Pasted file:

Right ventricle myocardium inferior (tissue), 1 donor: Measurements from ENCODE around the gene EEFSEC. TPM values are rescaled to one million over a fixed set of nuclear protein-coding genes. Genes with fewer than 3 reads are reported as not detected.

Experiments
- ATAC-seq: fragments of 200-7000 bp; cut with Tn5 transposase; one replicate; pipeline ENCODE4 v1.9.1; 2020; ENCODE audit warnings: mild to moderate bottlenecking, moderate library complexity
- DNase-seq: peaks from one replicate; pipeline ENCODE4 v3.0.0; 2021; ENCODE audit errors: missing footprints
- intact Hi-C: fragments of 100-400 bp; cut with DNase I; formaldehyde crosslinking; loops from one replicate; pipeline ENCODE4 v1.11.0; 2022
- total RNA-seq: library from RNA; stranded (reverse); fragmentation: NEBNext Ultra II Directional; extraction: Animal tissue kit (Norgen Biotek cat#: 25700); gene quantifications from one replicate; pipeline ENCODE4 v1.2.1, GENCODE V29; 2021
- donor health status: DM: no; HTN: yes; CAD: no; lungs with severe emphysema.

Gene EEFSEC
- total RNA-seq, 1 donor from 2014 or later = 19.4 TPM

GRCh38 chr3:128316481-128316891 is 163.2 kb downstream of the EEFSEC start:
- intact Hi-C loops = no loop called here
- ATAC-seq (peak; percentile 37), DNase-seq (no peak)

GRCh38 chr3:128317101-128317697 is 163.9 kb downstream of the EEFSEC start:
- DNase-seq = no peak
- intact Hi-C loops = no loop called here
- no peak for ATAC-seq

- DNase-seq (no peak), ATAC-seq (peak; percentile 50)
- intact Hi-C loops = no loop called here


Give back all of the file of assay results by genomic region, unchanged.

Right ventricle myocardium inferior (tissue), 1 donor: Measurements from ENCODE around the gene EEFSEC. TPM values are rescaled to one million over a fixed set of nuclear protein-coding genes. Genes with fewer than 3 reads are reported as not detected.

Experiments
- ATAC-seq: fragments of 200-7000 bp; cut with Tn5 transposase; one replicate; pipeline ENCODE4 v1.9.1; 2020; ENCODE audit warnings: mild to moderate bottlenecking, moderate library complexity
- DNase-seq: peaks from one replicate; pipeline ENCODE4 v3.0.0; 2021; ENCODE audit errors: missing footprints
- intact Hi-C: fragments of 100-400 bp; cut with DNase I; formaldehyde crosslinking; loops from one replicate; pipeline ENCODE4 v1.11.0; 2022
- total RNA-seq: library from RNA; stranded (reverse); fragmentation: NEBNext Ultra II Directional; extraction: Animal tissue kit (Norgen Biotek cat#: 25700); gene quantifications from one replicate; pipeline ENCODE4 v1.2.1, GENCODE V29; 2021
- donor health status: DM: no; HTN: yes; CAD: no; lungs with severe emphysema.

Gene EEFSEC
- total RNA-seq, 1 donor from 2014 or later = 19.4 TPM

GRCh38 chr3:128316481-128316891 is 163.2 kb downstream of the EEFSEC start:
- intact Hi-C loops = no loop called here
- ATAC-seq (peak; percentile 37), DNase-seq (no peak)

GRCh38 chr3:128317101-128317697 is 163.9 kb downstream of the EEFSEC start:
- DNase-seq = no peak
- intact Hi-C loops = no loop called here
- no peak for ATAC-seq

- DNase-seq (no peak), ATAC-seq (peak; percentile 50)
- intact Hi-C loops = no loop called here